• Protect your feet from temperature extremes. Test hot water before submerging your feet because having neuropathy can make your feet less sensitive to hot and cold. Avoid using heating pads, hot water bottles, and electric blankets.

Don't pop any blisters. Place a bandage over any blister or sore and wear a different pair of shoes. Do not ignore any foot issues. Sores, cuts and blisters may not heal as quickly with diabetes. Report any foot injuries to your health care provider right away.

Diabetes and Food

Keeping blood glucose levels as normal as possible is the key to preventing complications associated with diabetes, including foot problems. Discuss your individual diabetes goals and target numbers with your health care provider. The general hemoglobin A1C (HbA1C) recommendation is less than 7%. HbA1C is a measure of your average blood glucose over the last three months. Depending on your age and other medical problems your HbA1C target level could be a little lower or a little higher.

To reach and maintain your HbA1C goal, follow a diabetes meal plan that works for your lifestyle. This will look different for different individuals. Overall, eating a lower carbohydrate intake with lean protein, lower fat dairy, and healthy fats is the goal. All carbohydrates turn into sugar, but you want to choose carbs that are nutrient-dense. This means you are eating carbs that provide nutrients and not just empty calories. Healthier carb choices are fruits, vegetables, whole grains and lower fat dairy. Less healthy carbs are sweetened beverages, cakes, candy, and chips which are high in carbs and calories, but lacking in nutrients.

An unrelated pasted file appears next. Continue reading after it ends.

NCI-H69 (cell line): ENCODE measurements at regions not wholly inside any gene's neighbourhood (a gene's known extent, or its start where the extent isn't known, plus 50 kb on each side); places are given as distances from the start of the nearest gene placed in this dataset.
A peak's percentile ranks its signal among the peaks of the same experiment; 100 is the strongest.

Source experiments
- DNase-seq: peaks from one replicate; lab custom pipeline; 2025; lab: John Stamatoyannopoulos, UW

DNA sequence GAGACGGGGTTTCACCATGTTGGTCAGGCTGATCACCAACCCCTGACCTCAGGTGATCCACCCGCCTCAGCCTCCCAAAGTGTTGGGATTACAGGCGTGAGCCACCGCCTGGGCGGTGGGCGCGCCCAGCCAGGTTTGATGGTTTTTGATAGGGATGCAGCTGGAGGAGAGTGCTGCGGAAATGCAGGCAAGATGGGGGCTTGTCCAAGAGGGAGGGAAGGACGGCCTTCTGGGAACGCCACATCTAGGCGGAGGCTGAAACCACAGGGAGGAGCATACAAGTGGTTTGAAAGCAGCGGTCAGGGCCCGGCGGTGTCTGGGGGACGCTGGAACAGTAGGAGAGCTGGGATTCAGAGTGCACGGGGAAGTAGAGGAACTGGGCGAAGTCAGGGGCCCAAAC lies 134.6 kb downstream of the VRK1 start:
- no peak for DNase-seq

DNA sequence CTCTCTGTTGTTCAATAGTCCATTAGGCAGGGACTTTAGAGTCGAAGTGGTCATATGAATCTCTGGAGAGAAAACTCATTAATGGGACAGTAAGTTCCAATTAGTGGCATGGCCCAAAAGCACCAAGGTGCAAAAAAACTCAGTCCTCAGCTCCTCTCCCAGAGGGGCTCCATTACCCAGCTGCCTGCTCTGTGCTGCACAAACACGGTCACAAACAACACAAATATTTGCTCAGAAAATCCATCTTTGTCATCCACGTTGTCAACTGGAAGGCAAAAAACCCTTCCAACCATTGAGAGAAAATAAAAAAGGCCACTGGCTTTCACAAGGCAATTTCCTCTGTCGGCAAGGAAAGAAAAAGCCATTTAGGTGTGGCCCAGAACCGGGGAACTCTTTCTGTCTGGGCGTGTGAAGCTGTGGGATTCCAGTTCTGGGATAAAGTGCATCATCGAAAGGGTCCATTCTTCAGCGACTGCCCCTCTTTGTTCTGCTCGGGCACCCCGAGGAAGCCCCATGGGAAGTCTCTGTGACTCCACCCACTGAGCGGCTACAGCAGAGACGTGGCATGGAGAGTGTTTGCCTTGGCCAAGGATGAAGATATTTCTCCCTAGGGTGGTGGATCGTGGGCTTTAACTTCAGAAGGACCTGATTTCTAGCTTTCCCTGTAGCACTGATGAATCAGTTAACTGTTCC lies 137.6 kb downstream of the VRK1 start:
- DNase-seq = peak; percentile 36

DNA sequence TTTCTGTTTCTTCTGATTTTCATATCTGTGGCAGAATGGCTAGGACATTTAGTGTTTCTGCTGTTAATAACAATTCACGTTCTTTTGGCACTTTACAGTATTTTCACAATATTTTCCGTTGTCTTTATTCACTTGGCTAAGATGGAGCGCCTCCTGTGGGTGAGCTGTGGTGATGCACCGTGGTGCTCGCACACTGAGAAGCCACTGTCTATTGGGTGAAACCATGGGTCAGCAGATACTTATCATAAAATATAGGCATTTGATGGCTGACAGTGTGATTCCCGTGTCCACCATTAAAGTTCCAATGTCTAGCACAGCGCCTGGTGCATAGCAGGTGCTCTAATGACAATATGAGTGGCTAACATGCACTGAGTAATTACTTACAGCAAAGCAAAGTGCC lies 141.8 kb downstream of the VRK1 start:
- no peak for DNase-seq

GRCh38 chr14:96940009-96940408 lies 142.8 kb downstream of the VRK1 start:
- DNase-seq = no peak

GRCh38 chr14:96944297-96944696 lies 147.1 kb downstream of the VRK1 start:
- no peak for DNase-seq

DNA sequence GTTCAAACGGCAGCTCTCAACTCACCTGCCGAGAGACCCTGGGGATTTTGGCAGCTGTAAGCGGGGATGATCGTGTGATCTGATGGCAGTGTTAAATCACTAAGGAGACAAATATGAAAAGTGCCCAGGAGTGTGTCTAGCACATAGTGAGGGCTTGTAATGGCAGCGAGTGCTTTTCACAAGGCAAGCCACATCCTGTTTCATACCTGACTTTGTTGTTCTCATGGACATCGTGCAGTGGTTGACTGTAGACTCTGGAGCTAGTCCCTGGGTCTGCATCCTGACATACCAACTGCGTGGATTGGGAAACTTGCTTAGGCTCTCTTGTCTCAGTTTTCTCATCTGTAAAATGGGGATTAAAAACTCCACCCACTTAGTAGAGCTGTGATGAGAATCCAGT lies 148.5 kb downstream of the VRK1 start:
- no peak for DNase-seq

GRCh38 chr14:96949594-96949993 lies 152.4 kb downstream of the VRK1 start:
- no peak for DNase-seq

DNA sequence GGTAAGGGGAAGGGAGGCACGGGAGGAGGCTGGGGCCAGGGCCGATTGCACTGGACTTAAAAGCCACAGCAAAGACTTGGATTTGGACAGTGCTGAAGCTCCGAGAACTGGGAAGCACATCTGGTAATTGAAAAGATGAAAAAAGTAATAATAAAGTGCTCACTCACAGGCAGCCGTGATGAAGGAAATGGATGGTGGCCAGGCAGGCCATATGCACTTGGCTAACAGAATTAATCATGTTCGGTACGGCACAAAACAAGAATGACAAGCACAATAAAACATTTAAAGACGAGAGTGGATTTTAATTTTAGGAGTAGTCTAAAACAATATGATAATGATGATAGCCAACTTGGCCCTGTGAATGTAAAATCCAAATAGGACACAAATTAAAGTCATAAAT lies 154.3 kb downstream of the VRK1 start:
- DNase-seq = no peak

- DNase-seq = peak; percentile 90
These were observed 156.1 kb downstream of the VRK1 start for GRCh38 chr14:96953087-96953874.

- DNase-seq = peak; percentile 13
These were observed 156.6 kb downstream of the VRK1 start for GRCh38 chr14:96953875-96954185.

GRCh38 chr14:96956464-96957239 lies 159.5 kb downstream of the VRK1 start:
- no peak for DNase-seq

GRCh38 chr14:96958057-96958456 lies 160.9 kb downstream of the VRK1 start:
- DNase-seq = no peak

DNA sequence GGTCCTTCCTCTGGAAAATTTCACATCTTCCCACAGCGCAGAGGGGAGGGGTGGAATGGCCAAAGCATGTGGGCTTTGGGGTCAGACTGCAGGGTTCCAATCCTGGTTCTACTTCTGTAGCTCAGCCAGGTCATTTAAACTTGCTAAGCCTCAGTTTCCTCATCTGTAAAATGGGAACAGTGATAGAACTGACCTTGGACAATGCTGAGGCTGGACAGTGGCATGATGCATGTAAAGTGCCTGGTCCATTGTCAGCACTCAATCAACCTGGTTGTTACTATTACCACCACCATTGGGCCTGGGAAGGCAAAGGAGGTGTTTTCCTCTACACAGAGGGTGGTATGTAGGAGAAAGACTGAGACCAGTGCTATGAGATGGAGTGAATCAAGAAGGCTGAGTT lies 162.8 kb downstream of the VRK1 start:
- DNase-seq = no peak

Choosing whole grains in place of refined grains may be beneficial to blood glucose control also. Refined grains are highly processed and lacking in dietary fiber. Dietary fiber is not digested, so it doesn't provide calories and doesn't raise blood glucose. So, little changes like eating whole wheat bread or brown rice in place of white bread or white rice may make a difference over time. Eating more foods with fiber can also help you feel full longer. Fruits and vegetables are good sources of dietary fiber. Although choosing whole grains and fruits and vegetables is wise, don't forget about their carbohydrate content.

An easy way to think about diabetes meal planning is the Plate Method depicted below from the American Diabetes Website @http://www.diabetes.org/food-and-fitness/food/planning-meals/create-your-plate/#seven. Check it out and try out the Plate method of meal planning.

Fill half of your plate with non-starchy vegetables. See this list of non-starchy vegetables.